Preposterous Universe

Tuesday, November 09, 2004

I'm jealous of Chris Mooney. It's one thing to needle the religious right, but it's a whole extra level of accomplishment to have them label you an "anti-Christian bigot."

The bigotry charge comes from the Coalition on Abortion/Breast Cancer, a group that fights against abortion on the grounds that it leads to an increased risk of cancer. It's a tough fight, since studies have shown that, well, it doesn't. But the rhetorical fight goes on, and the CABC has a clever strategy: they claim that the scientific studies indicating no link between abortion and cancer are just as bogus as those that failed to find a link between smoking and cancer, and even have invented the concept of "Big Abortion" in analogy with "Big Tobacco." (Because, as a doctor, performing abortions is your easy road to fabulous riches, I guess.) Then they will trot out pro-life scientists who will continue to flog the link against all evidence. Dress up the website in pink ribbons, and you're all set.

It's interesting to ask what kind of scientist would be moved by religious conviction to argue for a conclusion that the mainstream has long-ago dismissed; the parallels with the Intelligent Design movement are clear. That's what Chris has done, in an article for Washington Monthly. He examines how the religious right is increasingly pushing pseudo-scientific arguments to help advance a variety of its agendas, from campaigns against condoms to stem-cell research. It's a scary article, and well worth reading. These "scientists" begin with the conclusions they want to draw and only then construct a reasoning that will get them there; that's not how science is supposed to work. But as Chris says, it's an effective strategy:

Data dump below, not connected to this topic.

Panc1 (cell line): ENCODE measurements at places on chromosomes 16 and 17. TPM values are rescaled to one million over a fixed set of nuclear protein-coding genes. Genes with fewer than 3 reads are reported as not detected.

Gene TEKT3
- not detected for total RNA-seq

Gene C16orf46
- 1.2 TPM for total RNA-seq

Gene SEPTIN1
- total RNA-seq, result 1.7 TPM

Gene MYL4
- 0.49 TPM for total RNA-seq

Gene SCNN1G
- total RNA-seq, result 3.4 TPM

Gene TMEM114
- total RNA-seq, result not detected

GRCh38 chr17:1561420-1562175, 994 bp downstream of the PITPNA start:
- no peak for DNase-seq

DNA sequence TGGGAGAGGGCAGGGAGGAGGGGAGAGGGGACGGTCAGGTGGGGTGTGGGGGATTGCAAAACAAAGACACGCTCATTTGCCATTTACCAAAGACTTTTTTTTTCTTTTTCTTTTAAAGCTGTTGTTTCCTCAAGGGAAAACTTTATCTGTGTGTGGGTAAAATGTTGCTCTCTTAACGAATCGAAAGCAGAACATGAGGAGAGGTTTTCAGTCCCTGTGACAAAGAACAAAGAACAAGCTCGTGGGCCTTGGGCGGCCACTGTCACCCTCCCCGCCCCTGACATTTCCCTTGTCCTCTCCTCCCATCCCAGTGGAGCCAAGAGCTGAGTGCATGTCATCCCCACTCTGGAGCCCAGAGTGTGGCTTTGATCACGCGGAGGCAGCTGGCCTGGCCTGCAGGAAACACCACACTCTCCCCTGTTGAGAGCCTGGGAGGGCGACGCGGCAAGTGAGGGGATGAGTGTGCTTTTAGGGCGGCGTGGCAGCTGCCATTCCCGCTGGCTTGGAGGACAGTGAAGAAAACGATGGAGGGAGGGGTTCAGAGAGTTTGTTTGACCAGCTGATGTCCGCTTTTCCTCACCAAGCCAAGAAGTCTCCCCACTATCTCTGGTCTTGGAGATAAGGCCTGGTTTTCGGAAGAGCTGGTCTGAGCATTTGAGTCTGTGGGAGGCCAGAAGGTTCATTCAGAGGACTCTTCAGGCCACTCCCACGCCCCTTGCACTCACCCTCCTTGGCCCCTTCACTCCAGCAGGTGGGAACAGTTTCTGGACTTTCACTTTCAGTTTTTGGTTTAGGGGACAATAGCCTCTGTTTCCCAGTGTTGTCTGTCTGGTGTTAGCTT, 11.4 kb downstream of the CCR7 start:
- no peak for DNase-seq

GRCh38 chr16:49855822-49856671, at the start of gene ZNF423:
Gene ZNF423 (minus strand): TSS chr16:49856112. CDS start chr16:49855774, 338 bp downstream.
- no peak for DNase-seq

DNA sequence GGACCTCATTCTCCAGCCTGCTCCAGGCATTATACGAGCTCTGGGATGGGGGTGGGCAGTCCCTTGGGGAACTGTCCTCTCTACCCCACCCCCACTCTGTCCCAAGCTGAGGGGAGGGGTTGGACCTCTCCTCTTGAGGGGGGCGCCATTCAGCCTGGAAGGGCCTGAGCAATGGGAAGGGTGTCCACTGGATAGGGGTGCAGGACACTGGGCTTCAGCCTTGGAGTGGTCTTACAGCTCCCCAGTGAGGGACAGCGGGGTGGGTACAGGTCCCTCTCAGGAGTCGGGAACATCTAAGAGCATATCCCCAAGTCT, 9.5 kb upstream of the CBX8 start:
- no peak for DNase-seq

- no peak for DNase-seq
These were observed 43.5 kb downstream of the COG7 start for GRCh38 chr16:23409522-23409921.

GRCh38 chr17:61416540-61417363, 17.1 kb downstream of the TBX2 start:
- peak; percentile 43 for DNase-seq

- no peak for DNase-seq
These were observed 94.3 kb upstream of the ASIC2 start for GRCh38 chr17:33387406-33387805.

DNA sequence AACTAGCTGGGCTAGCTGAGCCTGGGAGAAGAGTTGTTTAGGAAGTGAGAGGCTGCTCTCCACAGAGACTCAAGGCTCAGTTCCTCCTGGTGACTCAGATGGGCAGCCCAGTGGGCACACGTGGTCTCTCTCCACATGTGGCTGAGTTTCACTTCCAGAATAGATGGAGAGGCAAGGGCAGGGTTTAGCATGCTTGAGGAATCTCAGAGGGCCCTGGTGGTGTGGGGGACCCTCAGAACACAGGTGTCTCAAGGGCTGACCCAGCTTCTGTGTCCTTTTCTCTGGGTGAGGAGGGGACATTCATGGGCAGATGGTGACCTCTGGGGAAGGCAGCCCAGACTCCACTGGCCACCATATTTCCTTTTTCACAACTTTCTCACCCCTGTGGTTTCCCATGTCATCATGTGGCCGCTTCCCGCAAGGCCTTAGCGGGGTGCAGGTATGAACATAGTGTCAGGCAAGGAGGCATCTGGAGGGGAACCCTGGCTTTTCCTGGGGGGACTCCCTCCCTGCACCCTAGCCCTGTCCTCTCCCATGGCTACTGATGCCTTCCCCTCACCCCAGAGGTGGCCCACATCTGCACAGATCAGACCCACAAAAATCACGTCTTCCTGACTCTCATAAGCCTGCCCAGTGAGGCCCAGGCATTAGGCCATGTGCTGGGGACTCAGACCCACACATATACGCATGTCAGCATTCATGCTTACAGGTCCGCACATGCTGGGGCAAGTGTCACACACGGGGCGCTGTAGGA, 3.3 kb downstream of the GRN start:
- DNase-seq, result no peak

All told, Christian conservatives have gone a long way towards creating their own scientific counter-establishment. Indeed, the religious right's "science" represents just the most recent manifestation of the gradual conservative Christian political awakening that has so dramatically shaped our politics over the past several decades. "They're saying that their faith is not just a pietistic private exercise, but that it has implications in the world of education, or politics, or the world of science," notes Michael Cromartie, an expert on the religious right at the Ethics and Public Policy Center. And by providing a scientific cover--albeit a thin one--for religiously-inspired policies, this appropriation of science has at least temporary benefits for groups seeking to promote them. After all, the scientific method is inherently open to abuse. Because it encourages open publication, continual challenges to the conventional wisdom, and a presumption of good faith on the part of researchers, those who would deliberately slant their interpretations or cherry-pick their facts find plenty of running room.
He also is careful to point out that there is no reason why someone can't be very religious and also an excellent scientist; there are countless good examples. But it's also possible for one's religious beliefs to derail one's scientific investigations. Pointing that out is not "bigotry," although it should be a badge of honor to be stuck with the label, considering the source. Congratulations, Chris!

Ideas on culture, science, politics.
Sean Carroll

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